Geopoliticized Industrial Policy Won't Work
Supply shortages during the COVID-19 pandemic have set off a rush to reshore or nearshore production in the name of national security and resilience. But policymakers tasked with shaping new industrial policies should have no illusions that there are shortcuts to economic development.
WASHINGTON, DC – Pandemic-induced supply shortages have heightened national security concerns in advanced economies. Worried about overdependence on Chinese manufacturing, the United States, the European Union, and Japan have each proposed initiatives to relocate production. And they are not alone. The geopoliticization of the trade-industry-security nexus is gaining momentum in the developing world as well. From the Western Balkans to Latin America, governments see a major post-COVID economic opportunity in reshoring and nearshoring production.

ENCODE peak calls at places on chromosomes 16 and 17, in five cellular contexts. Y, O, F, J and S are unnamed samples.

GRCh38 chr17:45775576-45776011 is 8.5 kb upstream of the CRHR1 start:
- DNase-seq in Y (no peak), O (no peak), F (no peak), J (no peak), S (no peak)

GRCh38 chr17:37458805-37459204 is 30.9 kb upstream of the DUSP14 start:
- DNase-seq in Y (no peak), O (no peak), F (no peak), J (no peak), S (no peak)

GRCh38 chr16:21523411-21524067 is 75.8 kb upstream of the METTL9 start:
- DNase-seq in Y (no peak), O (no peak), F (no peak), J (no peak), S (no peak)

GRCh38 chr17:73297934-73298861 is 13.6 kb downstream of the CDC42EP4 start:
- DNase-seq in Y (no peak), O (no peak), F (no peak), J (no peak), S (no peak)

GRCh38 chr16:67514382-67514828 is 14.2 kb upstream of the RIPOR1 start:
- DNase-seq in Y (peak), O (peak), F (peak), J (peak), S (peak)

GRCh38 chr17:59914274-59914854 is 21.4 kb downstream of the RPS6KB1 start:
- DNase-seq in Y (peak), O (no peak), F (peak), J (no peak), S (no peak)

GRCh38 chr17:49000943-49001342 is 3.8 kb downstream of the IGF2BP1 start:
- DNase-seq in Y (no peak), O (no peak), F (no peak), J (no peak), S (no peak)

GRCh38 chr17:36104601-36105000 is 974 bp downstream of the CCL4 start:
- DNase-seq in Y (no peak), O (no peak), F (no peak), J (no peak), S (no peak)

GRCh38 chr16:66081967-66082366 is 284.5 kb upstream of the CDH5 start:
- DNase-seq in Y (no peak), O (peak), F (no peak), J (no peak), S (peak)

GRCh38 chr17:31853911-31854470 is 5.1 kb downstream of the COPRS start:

But such ambitions may prove too optimistic. Despite the declining prevalence of just-in-time manufacturing, Chinese exports appear to have strengthened two years into the pandemic, owing to relative supply-side resilience and a shift (perhaps temporary) in global demand from services to goods. Moreover, early indications suggest that much of Latin America, for example, has yet to outcompete China or other Asian exporters in the US market, despite the region’s potential as a site for nearshoring during COVID-19 and the reduction or even reversal of China’s labor cost advantages over Mexico and Brazil.
Reconfiguring supply chains turns out to be more complex than initially believed. Undoing three decades of international production patterns – which have particularly benefited Asia – will take more than just favorable geography, partial cost savings, or one-off political and economic incentives.